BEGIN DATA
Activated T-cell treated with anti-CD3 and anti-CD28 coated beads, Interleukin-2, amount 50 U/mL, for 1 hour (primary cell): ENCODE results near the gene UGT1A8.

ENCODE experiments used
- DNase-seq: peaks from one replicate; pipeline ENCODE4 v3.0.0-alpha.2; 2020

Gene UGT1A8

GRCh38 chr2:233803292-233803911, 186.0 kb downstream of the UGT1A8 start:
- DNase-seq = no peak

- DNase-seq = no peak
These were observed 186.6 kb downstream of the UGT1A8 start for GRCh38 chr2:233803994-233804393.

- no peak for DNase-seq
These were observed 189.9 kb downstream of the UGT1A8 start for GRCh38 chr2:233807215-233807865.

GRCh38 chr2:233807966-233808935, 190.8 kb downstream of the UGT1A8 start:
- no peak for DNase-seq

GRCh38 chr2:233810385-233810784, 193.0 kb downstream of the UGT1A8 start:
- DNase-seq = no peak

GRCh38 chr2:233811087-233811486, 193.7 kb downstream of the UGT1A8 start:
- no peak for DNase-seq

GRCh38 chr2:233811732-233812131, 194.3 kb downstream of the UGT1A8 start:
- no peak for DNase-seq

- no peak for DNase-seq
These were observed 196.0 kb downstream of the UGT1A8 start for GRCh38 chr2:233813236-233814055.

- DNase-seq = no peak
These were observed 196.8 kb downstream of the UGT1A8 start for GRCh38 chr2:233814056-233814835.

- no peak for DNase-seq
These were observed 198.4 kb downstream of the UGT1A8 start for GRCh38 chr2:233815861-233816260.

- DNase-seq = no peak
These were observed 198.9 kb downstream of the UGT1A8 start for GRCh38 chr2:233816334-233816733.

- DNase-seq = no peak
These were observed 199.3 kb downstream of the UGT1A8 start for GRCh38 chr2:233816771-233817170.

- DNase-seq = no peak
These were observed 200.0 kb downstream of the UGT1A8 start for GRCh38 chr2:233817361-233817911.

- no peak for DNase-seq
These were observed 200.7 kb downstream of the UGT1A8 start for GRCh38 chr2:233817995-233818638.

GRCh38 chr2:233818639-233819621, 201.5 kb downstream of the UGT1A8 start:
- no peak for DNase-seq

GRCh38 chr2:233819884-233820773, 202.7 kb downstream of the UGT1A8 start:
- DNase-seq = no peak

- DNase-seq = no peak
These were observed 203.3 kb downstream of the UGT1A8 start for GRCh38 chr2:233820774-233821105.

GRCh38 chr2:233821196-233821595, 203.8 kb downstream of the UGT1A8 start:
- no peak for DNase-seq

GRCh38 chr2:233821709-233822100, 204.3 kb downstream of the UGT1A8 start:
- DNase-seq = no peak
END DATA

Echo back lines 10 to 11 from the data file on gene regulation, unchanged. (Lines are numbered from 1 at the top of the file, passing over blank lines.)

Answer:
These were observed 189.9 kb downstream of the UGT1A8 start for GRCh38 chr2:233807215-233807865.

GRCh38 chr2:233807966-233808935, 190.8 kb downstream of the UGT1A8 start: